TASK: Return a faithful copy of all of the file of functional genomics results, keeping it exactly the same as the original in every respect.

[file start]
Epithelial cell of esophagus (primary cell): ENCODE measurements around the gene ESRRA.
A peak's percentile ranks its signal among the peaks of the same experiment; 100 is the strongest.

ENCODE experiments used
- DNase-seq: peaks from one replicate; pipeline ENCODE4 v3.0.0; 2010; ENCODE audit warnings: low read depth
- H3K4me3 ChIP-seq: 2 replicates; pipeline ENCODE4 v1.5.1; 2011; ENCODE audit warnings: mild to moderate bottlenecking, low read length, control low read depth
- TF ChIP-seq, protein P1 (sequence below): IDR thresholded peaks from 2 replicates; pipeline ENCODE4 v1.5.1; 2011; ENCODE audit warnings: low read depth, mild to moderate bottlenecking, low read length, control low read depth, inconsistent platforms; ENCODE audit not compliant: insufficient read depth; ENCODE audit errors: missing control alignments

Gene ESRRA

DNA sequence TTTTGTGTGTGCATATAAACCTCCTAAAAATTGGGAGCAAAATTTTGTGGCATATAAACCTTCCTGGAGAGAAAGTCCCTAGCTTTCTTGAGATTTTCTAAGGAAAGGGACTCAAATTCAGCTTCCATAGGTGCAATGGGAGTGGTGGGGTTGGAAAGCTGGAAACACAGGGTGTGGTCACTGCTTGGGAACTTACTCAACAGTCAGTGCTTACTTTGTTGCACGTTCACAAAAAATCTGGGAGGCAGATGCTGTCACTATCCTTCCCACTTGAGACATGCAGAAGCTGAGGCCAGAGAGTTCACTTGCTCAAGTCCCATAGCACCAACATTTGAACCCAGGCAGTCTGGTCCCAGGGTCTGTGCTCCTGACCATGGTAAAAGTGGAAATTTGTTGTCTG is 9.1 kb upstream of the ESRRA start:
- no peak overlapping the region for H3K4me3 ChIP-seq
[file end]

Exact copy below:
Epithelial cell of esophagus (primary cell): ENCODE measurements around the gene ESRRA.
A peak's percentile ranks its signal among the peaks of the same experiment; 100 is the strongest.

ENCODE experiments used
- DNase-seq: peaks from one replicate; pipeline ENCODE4 v3.0.0; 2010; ENCODE audit warnings: low read depth
- H3K4me3 ChIP-seq: 2 replicates; pipeline ENCODE4 v1.5.1; 2011; ENCODE audit warnings: mild to moderate bottlenecking, low read length, control low read depth
- TF ChIP-seq, protein P1 (sequence below): IDR thresholded peaks from 2 replicates; pipeline ENCODE4 v1.5.1; 2011; ENCODE audit warnings: low read depth, mild to moderate bottlenecking, low read length, control low read depth, inconsistent platforms; ENCODE audit not compliant: insufficient read depth; ENCODE audit errors: missing control alignments

Gene ESRRA

DNA sequence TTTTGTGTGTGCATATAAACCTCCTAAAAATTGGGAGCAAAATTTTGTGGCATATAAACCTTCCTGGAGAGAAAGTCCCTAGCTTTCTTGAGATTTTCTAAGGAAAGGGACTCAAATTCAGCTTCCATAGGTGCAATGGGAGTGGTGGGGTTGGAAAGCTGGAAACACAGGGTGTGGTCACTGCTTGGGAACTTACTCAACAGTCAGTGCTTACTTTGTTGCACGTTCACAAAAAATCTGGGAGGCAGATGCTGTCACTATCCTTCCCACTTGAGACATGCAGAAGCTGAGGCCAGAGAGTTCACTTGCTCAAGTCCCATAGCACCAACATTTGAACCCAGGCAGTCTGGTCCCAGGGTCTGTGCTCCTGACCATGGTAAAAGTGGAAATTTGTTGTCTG is 9.1 kb upstream of the ESRRA start:
- no peak overlapping the region for H3K4me3 ChIP-seq